So, you got tired of the same old tuning and you’re messing with drop that D, DADGAD, or Open G tuning.
But cranking those tuning pegs, you’ve noticed a tension building up in your shoulders. It’s like winding up that jack-in-the-box toy when you were a kid. You’d crank away and that little demonic booger would snap up and scare the bejesus out of you.
And now you’ve noticed, you’re creeped out with the same feeling every time you wind your guitar back to standard tuning.
How come? Your picking hand has suffered more snaps than the paparazzi on Brad Pitt’s love life.
The first time, you blamed it on a lousy set of strings. Not a bad guess, considering some distributors like to hoard their strings in sweltering warehouses, shortening their lifespan. But let’s assume you’ve got a decent set of strings. What’s the deal then? Well strum bud, fear not. Here’s some tips to help keep your shorts clean.
1. Burr on the saddle.
After years of strumming away or if you bought a used guitar, wear and tear become your guitar’s middle name. One of the areas that suffer is the bridge saddle. You know, that piece of material (probably plastic or bone) where the strings hang out closest to the sound hole? Yeah, that one.
Over time, those strings pressing down on the saddle can create pesky burs along the blade edge. And when you’re tuning up, those strings can snap under the pressure, like a diva throwing a tantrum.
So, take a good look at your saddle. Remove the strings if you need to. Or take a cotton ball and gently rub it along the bridge saddle. If you see any burrs or if the cotton ball gets caught, it might be time to bring your guitar to a pro for a bridge saddle replacement.
2. Too light of a string gauge.
If you’re exploring alternative tunings like Nashville tuning and your string gauge can’t handle the pressure, it’s time to beef ’em up with a heavier gauge. But hold your horses. If you go for a heavier set, you might need to adjust the tension rod on your guitar. Don’t worry, though. If you want to learn the secret of truss rod adjustment, join our e-mail list and grab your FREE report on 16 Reasons Your Acoustic Guitar Can Make a Buzz Sound and How to Fix It.
3. String winding.
Now, this one’s on you, strum bud. How you string up your guitar matters. Too many windings around the tuning post can cause the string to overlap itself.
And when you have a string under pressure, crossing over a previous winding, you’re just asking for a string-breaking disaster. Especially those unwound G, B, or E strings. So, let’s get it right, shall we? Check out our page on the best way to string up your guitar. It’s time to become a string-winding wizard. Remember, you don’t need a million windings to keep it secure. Just a few will do, and make sure they line up neatly without any crisscrossing.
4. Binding between peg and nut.
If you turn that tuning knob, but the string pitch doesn’t budge until you hear a “ping” sound, congratulations, you’ve got some binding action going on. The string is stuck between the tuning post and the nut (that slotted piece at the top of the fretboard).
What a nightmare, right?
Not so. There are two possibilities here. Either the nut slot is too small for your string gauge, or it’s just lacking lubrication. If it’s too small, you might need to file or replace the nut, or go back to lighter gauge strings. But if it’s simply in need of some lubrication, grab a pencil. Yep, a soft lead pencil like a carpenter’s pencil. Slide that pencil lead across the top of each slot, and watch as the graphite drops down, lubricating the slot like a pro. Voila. No more binding.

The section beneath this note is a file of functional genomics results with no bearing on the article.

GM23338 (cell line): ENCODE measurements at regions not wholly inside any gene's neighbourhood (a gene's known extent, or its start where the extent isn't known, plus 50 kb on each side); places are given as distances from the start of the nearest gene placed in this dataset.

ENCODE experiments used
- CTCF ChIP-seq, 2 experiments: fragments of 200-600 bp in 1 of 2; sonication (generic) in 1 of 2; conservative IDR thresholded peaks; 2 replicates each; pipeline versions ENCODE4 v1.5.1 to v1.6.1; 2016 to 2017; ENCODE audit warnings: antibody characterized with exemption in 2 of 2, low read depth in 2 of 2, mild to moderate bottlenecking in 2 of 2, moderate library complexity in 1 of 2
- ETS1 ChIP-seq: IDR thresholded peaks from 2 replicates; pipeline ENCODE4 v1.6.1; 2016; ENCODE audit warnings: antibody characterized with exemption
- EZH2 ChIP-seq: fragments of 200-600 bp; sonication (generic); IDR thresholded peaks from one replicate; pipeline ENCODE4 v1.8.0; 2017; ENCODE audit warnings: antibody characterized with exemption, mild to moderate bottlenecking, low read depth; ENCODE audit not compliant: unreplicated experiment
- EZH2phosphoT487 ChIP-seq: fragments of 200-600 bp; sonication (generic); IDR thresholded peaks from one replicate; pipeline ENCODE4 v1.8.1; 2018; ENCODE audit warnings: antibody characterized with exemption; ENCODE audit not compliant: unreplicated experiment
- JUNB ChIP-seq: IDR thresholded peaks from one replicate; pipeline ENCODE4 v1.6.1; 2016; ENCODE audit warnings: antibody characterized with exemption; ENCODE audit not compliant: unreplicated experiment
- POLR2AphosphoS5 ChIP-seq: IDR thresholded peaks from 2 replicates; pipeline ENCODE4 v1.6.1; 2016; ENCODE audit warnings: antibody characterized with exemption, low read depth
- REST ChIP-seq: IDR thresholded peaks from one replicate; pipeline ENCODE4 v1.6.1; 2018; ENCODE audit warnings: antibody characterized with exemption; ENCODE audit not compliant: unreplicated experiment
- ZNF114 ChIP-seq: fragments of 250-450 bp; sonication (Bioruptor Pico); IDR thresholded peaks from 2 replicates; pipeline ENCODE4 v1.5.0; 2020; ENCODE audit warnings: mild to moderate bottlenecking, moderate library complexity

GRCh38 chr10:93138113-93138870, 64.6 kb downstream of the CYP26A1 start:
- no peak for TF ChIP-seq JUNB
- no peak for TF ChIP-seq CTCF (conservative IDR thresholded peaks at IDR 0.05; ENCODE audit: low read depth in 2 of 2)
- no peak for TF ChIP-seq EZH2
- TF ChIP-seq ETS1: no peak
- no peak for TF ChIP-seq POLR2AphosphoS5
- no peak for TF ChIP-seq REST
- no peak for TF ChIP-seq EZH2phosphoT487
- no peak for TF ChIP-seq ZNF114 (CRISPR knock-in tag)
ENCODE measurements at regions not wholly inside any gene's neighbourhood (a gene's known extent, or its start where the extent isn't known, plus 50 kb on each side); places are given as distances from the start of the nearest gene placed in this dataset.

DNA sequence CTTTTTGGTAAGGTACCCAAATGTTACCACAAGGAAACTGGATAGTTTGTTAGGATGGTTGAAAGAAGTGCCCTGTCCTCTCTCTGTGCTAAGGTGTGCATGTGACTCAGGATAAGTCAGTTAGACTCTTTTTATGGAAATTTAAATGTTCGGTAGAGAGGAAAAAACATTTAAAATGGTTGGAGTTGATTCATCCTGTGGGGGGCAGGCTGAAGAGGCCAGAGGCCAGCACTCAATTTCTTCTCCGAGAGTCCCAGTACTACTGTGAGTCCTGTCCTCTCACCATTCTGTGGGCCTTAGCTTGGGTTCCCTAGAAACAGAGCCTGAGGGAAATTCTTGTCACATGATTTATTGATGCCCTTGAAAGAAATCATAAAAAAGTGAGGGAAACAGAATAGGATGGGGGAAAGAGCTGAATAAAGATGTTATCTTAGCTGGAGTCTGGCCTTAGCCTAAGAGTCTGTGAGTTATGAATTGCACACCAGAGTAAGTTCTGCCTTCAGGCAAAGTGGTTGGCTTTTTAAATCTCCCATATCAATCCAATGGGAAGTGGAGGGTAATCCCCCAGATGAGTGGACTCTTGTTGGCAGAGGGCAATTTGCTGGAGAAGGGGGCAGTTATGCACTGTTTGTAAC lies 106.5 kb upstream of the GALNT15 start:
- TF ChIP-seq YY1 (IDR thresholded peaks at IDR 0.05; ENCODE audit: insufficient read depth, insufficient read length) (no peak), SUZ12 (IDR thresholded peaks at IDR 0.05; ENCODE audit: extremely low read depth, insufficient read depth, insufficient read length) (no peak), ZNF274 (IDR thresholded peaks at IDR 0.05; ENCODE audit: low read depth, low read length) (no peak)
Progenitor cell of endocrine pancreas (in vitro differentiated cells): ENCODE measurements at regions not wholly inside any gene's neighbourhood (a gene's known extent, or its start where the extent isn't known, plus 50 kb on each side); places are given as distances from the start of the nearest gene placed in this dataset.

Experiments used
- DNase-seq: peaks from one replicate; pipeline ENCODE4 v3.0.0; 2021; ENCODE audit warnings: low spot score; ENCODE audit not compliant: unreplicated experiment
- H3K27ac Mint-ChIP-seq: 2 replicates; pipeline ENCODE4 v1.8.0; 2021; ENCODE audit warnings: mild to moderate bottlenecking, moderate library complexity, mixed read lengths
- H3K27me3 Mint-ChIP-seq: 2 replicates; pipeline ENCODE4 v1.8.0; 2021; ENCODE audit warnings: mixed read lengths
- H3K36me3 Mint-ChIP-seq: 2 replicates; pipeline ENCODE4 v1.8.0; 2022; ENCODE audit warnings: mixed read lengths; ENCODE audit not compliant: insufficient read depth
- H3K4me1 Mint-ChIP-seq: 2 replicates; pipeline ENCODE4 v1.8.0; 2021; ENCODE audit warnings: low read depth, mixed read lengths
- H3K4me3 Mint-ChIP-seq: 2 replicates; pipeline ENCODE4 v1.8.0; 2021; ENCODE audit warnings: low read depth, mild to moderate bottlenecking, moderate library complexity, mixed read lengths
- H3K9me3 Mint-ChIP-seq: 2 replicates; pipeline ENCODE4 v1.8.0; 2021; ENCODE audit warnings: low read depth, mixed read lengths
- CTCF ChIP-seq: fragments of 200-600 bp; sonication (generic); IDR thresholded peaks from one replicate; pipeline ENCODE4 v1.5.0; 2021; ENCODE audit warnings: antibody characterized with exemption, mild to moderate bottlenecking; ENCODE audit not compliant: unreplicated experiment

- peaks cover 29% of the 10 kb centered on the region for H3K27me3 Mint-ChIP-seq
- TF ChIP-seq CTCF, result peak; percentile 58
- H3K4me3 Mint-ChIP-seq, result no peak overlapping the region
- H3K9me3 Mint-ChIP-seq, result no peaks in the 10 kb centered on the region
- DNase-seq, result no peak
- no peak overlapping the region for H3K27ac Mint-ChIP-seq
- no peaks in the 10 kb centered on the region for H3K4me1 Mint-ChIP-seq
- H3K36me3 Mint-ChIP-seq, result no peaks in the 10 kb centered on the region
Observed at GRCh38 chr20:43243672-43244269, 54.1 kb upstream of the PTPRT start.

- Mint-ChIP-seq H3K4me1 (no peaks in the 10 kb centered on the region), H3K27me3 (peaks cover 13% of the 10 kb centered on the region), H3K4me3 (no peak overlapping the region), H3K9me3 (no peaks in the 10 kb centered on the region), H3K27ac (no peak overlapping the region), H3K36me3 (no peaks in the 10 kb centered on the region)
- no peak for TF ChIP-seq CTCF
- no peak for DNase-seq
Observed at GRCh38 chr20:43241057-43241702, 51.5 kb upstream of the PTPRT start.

5 Old strings.
Hey, have you considered that your strings might be old and tired? Give ’em a little pinch between your thumb and pointer finger and slide them up and down the fretboard.
Eeeew, gross uh?
Feel that grimy, rusty surface underneath, it’s time to bid farewell. Those strings have seen better days. Fingers leave salt and gunk, which can build up and start oxidizing the strings. Do yourself a favor and replace them. It’s time for a fresh start.
6. Fret damage.
Now, I’m not saying you’re clumsy or anything, but accidents happen. Let’s say it took an unexpected hit that went unnoticed. In such unfortunate cases, you could end up with a damaged fret. It’s not something you’d easily miss while playing, but it’s not entirely impossible. A burr on a fret caused by a falling mic stand or some other random object can be the culprit behind your string-snapping woes.
When you’re restringing your guitar (which you should be doing regularly anyway, you slacker), take a good look at those frets. Check for any signs of damage or wear. It’s the perfect opportunity for a fret inspection. Safety first, my friend.
But wait, there’s more.
For all you tuning adventurers out there, if you don’t have a spare guitar to keep in alternate tuning, I’ve got a nifty solution for you. Get yourself a partial capo. These babies cover three strings at a time and can be placed at different frets or flipped around to cover a different set of strings. Some are even adjustable, allowing you to choose which strings you want fretted. And if you’re feeling extra wild, use more than one capo.
It’s a whole new level of creative chord exploration without ever needing to retune your guitar. Isn’t that just mind-blowing?
Hopefully this unlocks the mystery of your broken strings. And hey, even if it doesn’t, at least you’ve gained some cool guitar knowledge to flaunt among your buddies. Keep on strumming and exploring. The fretboard is your playground.